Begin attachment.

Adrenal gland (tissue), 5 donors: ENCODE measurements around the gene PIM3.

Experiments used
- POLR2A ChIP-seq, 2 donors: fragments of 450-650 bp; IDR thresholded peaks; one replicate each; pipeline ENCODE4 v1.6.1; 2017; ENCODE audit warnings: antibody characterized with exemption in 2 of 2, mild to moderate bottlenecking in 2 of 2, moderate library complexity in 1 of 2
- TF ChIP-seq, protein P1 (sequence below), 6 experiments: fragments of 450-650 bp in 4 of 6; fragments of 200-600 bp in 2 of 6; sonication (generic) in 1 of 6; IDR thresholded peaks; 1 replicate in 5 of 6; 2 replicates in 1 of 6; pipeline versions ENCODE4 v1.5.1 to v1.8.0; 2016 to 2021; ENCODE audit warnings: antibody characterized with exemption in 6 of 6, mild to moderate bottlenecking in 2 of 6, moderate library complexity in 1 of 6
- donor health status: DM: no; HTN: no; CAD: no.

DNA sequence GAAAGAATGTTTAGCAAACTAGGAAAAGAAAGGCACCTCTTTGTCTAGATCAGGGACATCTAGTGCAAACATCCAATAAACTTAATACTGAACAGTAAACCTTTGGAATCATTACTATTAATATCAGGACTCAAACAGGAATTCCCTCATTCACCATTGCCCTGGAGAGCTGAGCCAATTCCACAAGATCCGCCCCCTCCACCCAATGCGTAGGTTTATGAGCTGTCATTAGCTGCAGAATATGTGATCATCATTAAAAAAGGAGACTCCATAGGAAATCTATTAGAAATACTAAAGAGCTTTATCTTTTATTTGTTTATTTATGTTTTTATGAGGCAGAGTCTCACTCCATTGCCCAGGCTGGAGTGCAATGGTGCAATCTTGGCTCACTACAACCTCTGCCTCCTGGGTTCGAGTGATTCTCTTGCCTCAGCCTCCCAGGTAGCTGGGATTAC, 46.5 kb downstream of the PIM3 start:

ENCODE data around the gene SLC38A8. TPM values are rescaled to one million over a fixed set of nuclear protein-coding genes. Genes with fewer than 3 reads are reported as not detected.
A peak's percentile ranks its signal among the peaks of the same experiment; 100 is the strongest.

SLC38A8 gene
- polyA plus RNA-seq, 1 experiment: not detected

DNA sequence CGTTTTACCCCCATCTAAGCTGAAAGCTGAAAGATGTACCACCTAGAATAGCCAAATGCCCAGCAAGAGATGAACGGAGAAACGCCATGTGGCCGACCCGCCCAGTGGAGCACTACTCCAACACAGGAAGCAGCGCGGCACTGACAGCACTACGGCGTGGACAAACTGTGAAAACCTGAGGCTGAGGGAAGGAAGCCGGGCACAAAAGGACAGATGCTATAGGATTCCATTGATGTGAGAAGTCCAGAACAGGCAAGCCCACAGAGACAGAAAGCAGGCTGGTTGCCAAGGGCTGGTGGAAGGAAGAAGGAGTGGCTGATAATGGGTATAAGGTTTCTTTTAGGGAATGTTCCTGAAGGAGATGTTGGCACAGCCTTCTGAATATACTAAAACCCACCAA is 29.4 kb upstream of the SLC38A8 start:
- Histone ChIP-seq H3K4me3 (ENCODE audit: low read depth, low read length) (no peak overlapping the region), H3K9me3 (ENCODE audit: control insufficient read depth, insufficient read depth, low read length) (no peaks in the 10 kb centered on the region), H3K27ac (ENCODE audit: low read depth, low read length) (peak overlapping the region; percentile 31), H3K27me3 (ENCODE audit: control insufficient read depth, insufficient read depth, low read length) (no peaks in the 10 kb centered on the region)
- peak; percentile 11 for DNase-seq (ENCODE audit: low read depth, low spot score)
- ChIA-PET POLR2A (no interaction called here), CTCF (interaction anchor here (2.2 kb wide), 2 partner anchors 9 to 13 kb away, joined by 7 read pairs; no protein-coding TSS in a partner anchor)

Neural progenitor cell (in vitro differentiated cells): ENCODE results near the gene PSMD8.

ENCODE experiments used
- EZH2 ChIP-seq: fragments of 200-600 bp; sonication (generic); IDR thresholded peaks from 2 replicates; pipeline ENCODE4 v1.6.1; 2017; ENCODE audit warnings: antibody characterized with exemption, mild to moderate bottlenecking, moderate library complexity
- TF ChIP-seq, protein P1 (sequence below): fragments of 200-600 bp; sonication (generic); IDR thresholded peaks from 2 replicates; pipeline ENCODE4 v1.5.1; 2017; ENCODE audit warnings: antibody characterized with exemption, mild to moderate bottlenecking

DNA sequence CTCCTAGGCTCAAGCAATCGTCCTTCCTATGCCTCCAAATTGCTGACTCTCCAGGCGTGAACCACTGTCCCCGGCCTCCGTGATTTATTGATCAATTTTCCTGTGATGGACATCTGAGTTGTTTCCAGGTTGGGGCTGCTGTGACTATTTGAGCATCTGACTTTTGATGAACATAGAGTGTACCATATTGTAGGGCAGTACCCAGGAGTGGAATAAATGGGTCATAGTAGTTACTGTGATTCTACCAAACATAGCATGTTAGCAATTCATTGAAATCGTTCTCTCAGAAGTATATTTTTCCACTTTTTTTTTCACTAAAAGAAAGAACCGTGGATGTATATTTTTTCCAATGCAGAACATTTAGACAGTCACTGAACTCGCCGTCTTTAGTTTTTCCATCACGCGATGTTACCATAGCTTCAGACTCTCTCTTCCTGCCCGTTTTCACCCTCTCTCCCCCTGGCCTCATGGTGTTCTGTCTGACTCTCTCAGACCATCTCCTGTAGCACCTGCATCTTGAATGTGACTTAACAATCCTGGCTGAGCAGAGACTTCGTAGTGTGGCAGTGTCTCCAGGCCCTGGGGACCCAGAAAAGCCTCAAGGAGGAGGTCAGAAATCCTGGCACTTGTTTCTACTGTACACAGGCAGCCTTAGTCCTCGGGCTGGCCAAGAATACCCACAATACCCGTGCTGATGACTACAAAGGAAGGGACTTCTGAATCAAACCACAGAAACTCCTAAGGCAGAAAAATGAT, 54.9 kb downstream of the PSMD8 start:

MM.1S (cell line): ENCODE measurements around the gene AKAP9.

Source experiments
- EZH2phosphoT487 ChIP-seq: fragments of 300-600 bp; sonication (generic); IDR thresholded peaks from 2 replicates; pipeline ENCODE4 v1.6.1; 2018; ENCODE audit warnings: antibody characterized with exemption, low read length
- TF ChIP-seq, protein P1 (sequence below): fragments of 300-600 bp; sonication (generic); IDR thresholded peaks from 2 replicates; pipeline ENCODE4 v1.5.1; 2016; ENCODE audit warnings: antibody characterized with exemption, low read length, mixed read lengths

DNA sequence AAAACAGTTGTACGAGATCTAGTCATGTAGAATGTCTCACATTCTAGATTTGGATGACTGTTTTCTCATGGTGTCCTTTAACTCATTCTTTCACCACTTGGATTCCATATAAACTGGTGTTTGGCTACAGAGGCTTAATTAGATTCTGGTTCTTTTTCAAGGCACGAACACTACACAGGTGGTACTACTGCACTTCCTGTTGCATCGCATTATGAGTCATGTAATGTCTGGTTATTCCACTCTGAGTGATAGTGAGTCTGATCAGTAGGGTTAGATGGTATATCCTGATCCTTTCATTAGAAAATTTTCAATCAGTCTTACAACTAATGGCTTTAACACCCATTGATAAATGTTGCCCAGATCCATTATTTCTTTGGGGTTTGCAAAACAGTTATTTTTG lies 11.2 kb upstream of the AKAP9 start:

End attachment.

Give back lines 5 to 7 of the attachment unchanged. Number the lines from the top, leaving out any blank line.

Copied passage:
- donor health status: DM: no; HTN: no; CAD: no.

DNA sequence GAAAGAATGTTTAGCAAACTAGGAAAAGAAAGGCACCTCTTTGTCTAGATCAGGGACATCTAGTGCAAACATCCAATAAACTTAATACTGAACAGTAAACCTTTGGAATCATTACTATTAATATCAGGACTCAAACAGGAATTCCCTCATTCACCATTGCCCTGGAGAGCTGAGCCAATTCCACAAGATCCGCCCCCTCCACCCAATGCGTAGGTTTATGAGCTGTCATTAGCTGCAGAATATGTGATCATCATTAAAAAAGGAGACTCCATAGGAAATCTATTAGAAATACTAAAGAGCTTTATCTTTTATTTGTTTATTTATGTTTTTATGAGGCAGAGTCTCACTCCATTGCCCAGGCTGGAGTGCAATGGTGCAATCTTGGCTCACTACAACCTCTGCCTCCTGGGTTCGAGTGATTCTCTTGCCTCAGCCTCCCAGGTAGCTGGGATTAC, 46.5 kb downstream of the PIM3 start:

ENCODE data around the gene SLC38A8. TPM values are rescaled to one million over a fixed set of nuclear protein-coding genes. Genes with fewer than 3 reads are reported as not detected.